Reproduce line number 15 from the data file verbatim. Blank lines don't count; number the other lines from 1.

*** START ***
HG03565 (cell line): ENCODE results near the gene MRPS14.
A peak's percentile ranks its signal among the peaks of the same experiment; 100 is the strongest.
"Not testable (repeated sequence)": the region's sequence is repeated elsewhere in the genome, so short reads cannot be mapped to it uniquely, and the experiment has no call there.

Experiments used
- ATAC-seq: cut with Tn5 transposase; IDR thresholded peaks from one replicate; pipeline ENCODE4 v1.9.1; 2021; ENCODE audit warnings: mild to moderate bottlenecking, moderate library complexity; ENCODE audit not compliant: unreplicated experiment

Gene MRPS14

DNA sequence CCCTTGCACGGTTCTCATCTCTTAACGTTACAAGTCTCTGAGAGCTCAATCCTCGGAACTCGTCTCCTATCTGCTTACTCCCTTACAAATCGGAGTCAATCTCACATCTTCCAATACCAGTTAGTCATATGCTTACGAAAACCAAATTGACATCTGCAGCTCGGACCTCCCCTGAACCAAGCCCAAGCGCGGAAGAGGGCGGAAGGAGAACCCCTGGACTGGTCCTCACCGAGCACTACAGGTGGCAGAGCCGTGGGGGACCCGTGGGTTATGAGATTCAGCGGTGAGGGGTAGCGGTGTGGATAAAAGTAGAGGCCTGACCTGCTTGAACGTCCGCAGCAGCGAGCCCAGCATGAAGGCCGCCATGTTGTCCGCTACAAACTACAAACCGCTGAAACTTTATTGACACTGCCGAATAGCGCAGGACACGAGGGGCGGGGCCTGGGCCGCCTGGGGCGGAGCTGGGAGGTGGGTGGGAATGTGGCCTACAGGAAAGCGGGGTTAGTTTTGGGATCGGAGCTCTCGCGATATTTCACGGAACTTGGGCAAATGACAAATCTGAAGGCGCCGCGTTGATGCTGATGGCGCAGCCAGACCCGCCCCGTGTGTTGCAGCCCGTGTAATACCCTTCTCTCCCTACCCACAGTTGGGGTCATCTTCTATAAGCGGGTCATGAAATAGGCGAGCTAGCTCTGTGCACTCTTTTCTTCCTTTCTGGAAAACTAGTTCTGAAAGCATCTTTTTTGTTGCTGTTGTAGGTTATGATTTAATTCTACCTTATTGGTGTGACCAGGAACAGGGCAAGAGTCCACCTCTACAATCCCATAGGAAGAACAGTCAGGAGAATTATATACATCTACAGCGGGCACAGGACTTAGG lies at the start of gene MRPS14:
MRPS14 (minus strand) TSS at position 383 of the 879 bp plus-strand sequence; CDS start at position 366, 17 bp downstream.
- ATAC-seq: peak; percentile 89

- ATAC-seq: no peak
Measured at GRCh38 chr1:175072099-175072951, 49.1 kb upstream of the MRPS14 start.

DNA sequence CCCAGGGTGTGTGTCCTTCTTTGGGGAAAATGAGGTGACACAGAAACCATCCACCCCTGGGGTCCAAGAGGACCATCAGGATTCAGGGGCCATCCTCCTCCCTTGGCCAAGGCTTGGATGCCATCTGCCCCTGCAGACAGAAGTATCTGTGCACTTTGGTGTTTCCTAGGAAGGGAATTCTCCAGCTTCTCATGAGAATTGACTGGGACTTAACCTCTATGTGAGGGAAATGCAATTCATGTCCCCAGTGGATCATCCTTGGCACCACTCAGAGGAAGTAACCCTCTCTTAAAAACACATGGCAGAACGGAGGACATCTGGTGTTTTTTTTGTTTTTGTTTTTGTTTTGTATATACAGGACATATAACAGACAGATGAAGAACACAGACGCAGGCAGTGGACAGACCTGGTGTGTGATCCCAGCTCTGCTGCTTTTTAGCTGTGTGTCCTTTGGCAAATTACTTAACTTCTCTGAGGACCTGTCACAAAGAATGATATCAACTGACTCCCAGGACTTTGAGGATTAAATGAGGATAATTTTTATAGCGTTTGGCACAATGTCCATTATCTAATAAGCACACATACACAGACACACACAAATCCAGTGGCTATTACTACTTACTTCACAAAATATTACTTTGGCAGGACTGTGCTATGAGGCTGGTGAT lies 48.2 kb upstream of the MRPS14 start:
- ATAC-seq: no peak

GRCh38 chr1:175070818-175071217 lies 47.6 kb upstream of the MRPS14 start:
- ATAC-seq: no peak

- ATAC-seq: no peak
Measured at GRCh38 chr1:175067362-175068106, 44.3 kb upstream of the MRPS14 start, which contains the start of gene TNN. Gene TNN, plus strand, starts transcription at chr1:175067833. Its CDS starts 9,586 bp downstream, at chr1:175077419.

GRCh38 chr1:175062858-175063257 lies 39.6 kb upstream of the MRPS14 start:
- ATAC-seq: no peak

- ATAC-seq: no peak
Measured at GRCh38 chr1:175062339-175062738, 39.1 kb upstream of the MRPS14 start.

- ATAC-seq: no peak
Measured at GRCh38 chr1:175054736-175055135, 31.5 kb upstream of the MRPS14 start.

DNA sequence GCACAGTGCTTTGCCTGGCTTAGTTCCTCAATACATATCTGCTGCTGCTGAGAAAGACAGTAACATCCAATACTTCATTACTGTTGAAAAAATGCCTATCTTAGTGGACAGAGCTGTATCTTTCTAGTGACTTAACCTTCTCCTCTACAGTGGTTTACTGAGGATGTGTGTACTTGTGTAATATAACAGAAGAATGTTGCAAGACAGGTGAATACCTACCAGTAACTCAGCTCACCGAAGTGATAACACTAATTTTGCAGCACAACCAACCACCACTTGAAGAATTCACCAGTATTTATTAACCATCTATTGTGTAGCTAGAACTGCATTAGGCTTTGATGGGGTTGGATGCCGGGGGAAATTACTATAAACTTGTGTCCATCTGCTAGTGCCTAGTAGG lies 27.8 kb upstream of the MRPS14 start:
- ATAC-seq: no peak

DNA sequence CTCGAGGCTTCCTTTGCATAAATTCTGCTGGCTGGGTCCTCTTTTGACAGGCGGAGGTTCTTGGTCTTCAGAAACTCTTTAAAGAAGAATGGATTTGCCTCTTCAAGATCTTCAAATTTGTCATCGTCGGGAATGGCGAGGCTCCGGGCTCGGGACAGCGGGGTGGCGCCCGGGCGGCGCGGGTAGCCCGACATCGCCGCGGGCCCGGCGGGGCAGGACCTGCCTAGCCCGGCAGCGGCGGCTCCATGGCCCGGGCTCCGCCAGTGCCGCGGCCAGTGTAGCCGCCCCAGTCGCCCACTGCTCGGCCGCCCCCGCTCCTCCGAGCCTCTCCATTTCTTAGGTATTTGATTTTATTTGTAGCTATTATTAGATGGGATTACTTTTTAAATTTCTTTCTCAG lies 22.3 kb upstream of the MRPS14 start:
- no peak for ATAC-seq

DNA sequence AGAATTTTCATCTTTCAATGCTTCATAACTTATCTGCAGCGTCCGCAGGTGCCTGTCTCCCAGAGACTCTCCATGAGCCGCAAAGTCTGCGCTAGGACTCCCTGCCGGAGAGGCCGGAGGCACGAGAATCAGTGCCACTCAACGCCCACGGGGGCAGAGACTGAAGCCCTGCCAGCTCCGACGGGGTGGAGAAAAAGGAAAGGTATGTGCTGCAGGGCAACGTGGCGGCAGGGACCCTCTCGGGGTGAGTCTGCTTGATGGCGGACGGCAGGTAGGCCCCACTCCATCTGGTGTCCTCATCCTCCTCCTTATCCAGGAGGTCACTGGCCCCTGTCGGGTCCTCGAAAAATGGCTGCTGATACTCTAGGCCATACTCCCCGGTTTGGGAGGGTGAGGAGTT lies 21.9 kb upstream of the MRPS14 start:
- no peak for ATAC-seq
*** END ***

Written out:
- ATAC-seq: no peak